is apparent that accused was not having  good  relationship  with  Susheela,
PW.4.  Making confession to such an inimical person is most unlikely.   When
the witness had gone in search of the deceased to the house of  the  accused
it is most unlikely that the confessional statement would  be  made  to  her
readily.  It is not that the appellant had gone to the  house  of  P.W.4  to
make the confession. On the other hand query was made  by  the  daughter  of
the deceased to Susheela, P.W.4 as  to  the  whereabouts  of  the  deceased,
meaning thereby the whereabouts of the deceased were not known even  to  his
daughter.    In case the deceased had been killed in the house, perhaps  the
daughter would have known about the offence having  been  committed  by  the
accused.
7.    In Sahadevan and Anr. v. State of Tamil Nadu (2012) 6 SCC 403, it  has
been observed that extra-judicial confession  is  weak  piece  of  evidence.
Before acting  upon  it  the  Court  must  ensure  that  the  same  inspires
confidence and  it  is  corroborated  by  other  prosecution  evidence.   In
Balwinder Singh v. State of Punjab 1995  Supp  (4)  SCC  259,  it  has  been
observed that extra-judicial confession requires  great  deal  of  care  and
caution before acceptance.  There  should  be  no  suspicious  circumstances
surrounding it.  In Pakkirisamy v. State of Tamil Nadu (1997) 8 SCC  158  it
has been observed  that  there  has  to  be  independent  corroboration  for
placing any reliance upon extra-judicial confession.  In Kavita v. State  of
Tamil Nadu (1998) 6 SCC 108 it has been observed  that  reliability  of  the
same depends upon the  veracity  of  the  witnesses  to  whom  it  is  made.
Similar view has been expressed in State of Rajasthan v. Raja Ram  (2003)  8
SCC 180, in which this Court has  further  observed  that  witness  must  be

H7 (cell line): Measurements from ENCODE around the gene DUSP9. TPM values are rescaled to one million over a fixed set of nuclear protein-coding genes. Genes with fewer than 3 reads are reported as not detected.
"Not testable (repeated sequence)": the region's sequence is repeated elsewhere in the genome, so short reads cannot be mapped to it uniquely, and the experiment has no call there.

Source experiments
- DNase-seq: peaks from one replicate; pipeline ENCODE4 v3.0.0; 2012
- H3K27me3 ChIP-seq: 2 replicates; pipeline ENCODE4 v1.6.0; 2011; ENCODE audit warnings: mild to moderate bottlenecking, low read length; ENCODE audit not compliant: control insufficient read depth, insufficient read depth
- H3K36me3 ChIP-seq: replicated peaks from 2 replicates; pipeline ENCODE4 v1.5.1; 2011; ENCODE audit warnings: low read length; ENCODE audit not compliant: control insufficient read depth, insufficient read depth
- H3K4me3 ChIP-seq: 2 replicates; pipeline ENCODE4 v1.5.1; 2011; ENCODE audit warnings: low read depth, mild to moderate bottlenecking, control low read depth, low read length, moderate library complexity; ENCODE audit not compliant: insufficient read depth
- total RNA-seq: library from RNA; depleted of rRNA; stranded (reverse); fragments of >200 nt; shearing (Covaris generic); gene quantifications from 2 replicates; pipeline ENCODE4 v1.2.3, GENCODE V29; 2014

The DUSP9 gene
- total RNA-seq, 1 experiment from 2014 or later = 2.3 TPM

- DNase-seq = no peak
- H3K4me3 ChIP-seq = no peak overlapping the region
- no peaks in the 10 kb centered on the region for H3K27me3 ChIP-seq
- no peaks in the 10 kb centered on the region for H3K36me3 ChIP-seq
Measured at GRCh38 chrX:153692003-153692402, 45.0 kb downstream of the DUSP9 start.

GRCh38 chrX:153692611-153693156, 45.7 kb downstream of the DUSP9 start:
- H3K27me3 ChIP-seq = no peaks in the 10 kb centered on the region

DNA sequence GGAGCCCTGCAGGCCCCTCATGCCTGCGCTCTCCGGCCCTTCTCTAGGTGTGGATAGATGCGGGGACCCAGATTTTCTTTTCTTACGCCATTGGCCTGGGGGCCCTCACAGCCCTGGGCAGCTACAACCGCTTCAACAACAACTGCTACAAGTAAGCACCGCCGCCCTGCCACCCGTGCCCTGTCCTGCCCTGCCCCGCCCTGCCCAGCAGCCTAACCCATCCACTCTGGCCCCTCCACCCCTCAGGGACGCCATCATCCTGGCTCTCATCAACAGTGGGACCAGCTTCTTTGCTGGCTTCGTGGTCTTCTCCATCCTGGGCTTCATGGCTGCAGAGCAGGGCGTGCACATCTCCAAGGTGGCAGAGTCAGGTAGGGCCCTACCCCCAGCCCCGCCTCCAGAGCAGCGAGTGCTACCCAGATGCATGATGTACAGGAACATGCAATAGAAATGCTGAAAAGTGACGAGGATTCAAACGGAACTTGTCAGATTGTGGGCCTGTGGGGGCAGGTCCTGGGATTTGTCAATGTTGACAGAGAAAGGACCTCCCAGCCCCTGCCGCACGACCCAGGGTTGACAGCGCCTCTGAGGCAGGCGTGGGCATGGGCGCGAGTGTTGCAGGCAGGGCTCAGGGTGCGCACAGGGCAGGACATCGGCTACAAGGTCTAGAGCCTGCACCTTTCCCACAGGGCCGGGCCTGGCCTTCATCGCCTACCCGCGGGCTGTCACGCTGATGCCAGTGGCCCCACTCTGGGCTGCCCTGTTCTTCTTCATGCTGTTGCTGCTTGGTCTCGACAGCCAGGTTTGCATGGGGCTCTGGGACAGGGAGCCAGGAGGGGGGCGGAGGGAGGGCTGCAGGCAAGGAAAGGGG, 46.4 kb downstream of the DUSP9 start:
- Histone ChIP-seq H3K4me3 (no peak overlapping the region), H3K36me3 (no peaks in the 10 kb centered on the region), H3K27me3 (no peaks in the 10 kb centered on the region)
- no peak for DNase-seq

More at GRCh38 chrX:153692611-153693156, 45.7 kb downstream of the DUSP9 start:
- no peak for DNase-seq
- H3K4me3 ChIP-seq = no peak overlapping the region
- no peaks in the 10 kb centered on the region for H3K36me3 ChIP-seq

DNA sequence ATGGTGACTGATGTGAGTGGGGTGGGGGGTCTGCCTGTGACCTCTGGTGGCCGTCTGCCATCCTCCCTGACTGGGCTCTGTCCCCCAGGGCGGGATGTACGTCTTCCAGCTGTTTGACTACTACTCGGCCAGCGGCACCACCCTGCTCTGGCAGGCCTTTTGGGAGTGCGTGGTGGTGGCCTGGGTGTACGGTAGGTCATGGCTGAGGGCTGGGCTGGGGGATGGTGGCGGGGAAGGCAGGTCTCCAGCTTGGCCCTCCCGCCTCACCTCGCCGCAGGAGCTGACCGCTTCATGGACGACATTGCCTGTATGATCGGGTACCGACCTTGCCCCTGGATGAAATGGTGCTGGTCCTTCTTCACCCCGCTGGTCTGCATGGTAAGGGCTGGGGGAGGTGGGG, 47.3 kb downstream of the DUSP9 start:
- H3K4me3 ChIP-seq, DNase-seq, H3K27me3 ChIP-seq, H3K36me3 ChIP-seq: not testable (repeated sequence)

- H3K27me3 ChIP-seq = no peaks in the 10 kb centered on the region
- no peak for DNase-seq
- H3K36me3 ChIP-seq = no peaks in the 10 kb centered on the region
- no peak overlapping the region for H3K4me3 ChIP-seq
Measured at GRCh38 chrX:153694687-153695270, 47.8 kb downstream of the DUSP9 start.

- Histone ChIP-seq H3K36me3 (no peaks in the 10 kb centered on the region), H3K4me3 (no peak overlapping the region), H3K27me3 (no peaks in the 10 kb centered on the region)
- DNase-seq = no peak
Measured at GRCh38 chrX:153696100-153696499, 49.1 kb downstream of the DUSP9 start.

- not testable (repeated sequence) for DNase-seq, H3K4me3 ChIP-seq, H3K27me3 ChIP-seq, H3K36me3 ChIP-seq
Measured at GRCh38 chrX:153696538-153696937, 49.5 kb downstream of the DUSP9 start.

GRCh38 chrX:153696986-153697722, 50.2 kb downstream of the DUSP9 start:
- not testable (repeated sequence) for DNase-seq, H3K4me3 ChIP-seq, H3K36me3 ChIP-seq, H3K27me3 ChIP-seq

unbiased and not even remotely inimical  to  the  accused.   In  Aloke  nath
Dutta v. State of West Bengal (2007) 12 SCC 230 it has  been  observed  that
the main features of confession are required  to  be  verified.   In  Sansar
Chand v. State of Rajasthan (2010) 10 SCC 604  it  has  been  observed  that
extra-judicial confession should be corroborated by some other  material  on
record.  In Rameshbhai Chandubhai Rathod v. State of Gujarat  (2009)  5  SCC
740 it has been observed that in the case  of  retracted  confession  it  is
unsafe for the Court to rely on it.   In Vijay Shankar v. State  of  Haryana
(2015) 12 SCC  644  this  Court  has  followed  the  decision  in  Sahadevan
(supra).
8.    In the circumstances of the case, the  confession  made  to  Susheela,
PW.4 does not inspire evidence.  She was not having good  relationship  with
accused and is not corroborated by  other  evidence  on  record,  hence,  it
would not be safe to act upon it in  the  facts  and  circumstances  of  the
case. The extra-judicial confession made to police is admissible  only  with
respect to the recoveries made of the moped as well  as  a  piece  of  nylon